A Labour spokeswoman said: “We have ongoing security processes in place to protect our platforms, so users may be experiencing some differences. We are dealing with this quickly and efficiently.” Following reports of a second cyber-attack, a Labour Party spokesperson said: "We have ongoing security processes in place to protect our platforms, so users may be experiencing some differences. We are dealing with this quickly and efficiently."
The National Cyber Security Centre (NCSC) has warned all political parties about the high likelihood of being targeted with cyberattacks during elections for years. An NCSC spokesman said the Labour Party followed the correct procedure and notified them swiftly of Monday's cyber-attack, adding: "The attack was not successful and the incident is now closed".
Despite the apparent 'failure' of this attack, it raises important questions around the security of data ahead of the vote: Who is behind this attack? What is the intended outcome? Do political parties have the required level of security to ward off nation-state hackers?
A Labour source said the attacks came from computers in Russia and Brazil, but given it was a DDoS attack, that attack source is likely from 'zombie' controlled computers, so the countries cited as generating the network traffic on mass against the Labour Party IT systems have no bearing on who the culprit behind the attacks is. The DDoS attacks such as these can be orchestrated from any part of the world, so the culprit could be anyone from a nation-state offensive cyber team to a bored 14-year-old kid sat in a bedroom.
A zombie computer is where malware with ‘command and control software” has inflected a computer, which allows the computer to be remotely controlled by a hacker over the internet to perform malicious tasks. Computer users are typically unaware their computer is infected and is being controlled. Where hackers infect and control computers on mass over the internet, it is known as a botnet.
Botnets can have tens and even hundreds of thousands of computers remotely controlled by a hacker. Such botnets are used to send spam and phishing emails, and to perform Distributed Denial of Service DDoS) attacks. A DDoS attack is where a hacker instructs computers within the botnet to send network traffic to a website or server, at the same time, to flood server(s) with so much network traffic the server or website is unable to provide a service or function.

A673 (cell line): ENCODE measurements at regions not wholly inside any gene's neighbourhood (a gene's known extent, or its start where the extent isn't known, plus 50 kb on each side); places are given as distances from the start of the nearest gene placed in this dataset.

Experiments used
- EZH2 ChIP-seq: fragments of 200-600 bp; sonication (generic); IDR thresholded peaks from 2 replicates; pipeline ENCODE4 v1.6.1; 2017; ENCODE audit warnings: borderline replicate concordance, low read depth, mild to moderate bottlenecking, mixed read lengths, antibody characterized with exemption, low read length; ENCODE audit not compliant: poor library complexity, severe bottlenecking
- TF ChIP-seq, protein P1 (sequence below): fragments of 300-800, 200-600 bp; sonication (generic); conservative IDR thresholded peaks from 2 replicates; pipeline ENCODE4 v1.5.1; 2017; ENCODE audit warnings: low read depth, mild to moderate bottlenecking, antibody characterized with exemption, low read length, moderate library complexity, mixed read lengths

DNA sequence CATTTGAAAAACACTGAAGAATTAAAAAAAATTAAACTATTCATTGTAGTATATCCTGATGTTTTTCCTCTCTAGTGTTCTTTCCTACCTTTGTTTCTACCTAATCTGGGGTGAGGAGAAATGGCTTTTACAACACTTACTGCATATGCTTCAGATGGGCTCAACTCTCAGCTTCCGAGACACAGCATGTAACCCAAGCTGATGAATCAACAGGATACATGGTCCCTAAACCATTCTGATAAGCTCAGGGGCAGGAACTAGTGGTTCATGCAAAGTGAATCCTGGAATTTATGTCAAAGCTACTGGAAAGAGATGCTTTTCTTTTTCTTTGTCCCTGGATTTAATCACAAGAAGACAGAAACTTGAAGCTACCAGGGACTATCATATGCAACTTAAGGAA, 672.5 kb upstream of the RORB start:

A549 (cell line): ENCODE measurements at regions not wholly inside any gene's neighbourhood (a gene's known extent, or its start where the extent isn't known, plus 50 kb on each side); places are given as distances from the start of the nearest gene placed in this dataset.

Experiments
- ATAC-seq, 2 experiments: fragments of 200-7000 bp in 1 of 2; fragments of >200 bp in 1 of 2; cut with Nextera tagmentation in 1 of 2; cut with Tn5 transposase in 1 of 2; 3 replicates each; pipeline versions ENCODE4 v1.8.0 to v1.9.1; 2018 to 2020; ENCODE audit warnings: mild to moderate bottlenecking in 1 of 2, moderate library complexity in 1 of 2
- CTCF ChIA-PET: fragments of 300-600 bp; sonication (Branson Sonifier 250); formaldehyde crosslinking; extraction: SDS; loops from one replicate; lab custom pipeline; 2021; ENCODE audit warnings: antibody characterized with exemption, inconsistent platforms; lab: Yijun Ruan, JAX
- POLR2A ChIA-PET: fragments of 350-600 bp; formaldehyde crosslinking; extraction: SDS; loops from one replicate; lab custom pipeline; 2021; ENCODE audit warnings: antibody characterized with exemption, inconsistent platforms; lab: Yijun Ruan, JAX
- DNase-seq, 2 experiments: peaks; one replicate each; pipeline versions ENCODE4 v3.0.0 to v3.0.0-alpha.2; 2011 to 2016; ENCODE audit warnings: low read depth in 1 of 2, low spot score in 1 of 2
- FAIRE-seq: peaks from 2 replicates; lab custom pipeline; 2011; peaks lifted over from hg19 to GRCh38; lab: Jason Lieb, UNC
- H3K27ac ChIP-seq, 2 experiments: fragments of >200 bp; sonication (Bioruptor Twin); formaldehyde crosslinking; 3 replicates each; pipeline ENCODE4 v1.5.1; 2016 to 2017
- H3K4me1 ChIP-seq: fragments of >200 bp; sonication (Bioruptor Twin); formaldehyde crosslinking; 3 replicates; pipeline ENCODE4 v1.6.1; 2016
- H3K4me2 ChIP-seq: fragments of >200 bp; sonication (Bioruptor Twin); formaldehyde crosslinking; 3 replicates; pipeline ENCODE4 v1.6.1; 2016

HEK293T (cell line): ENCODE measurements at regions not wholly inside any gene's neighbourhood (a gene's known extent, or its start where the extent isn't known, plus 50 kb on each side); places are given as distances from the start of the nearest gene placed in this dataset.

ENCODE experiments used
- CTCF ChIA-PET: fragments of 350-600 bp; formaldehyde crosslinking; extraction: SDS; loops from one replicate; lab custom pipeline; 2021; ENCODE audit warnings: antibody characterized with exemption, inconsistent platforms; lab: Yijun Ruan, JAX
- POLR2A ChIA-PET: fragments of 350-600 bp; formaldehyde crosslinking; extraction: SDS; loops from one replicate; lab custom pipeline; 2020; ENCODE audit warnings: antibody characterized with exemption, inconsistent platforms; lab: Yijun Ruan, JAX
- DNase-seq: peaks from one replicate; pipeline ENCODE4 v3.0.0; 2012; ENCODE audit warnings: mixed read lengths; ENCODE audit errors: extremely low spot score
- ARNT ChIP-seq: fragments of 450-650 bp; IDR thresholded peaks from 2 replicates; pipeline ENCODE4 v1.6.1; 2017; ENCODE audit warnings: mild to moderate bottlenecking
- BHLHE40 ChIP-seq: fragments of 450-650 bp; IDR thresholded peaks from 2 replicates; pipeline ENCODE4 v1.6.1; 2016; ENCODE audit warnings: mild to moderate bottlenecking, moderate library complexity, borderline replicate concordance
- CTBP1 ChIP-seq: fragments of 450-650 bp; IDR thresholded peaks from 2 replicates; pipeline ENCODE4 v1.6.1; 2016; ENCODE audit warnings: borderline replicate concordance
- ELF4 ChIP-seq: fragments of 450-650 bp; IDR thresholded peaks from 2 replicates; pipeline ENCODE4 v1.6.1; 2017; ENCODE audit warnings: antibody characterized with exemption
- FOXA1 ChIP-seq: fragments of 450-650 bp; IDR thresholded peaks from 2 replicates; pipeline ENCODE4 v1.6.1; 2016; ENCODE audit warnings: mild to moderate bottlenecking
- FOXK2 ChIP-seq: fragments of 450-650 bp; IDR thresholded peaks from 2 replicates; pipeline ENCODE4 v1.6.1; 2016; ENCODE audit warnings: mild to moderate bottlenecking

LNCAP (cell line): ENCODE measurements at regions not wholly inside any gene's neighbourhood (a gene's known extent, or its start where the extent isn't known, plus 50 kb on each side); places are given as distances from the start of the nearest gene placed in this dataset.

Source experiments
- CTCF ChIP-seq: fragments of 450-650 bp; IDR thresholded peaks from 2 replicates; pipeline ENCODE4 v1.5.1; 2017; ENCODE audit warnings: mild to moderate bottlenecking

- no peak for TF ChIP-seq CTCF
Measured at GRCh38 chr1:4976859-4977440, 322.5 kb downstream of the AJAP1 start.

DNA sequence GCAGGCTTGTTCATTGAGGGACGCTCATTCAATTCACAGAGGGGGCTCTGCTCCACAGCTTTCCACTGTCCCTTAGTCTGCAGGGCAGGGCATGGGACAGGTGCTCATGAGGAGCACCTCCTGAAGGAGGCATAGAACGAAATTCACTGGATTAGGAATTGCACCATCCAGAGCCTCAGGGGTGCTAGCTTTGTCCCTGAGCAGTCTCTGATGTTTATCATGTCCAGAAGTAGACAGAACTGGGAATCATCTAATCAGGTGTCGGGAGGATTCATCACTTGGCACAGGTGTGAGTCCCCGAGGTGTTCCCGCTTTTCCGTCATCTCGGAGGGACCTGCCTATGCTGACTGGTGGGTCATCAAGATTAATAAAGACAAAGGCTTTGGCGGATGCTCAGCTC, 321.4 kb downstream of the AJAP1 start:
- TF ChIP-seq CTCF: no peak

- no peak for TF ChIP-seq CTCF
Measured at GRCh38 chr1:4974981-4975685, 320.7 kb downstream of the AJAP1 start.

Tom Kellermann, Head Cybersecurity Strategist at VMware Carbon Black said "The UK government should be lauded for its ability to successfully thwart an attack campaign targeting its digital platforms. It’s clear the west is under siege as a new Cold War continues to emerge in cyberspace.
Anthony Webb, EMEA Vice President at A10 Networks said “Distributed denial of service (DDoS) attacks present one of the most dangerous forms of cyber threat for political parties and can cause serious reputational and financial damage. This is especially prominent during a General Election campaign when the party will be engaged in influencing voters, thus widening their cyber footprint. The UK Labour Party has suffered two DDoS attacks in quick succession, indicating that similar, future attacks are likely.
While the political parties participating will be on-guard following this latest attack, they all must be prepared for even more sophisticated, multi-vector application layer attacks throughout the remainder of the election period, that could seriously undermine their campaign.
An always-on DDoS protection system between the open web and servers is essential. Network security professionals need to embrace an extensible and adaptable position to detect both application and network attacks. The choice of defensive policy will be determined by the size of the enterprise and its resources. But as the number of high-profile campaign blackouts skyrockets, it’s worth reassessing expenditure and risk levels to combat these threats.
Ultimately, key political parties that cannot ensure that their campaign communication channels are continuously available, risk severely damaging their election campaigns – and may appear untrustworthy in the eyes of constituents. The key is to be prepared: the question is not if but when an attack will come. As we’ve seen in the last three years, cyber-attacks are now commonplace when nationwide elections or referendums are taking place.”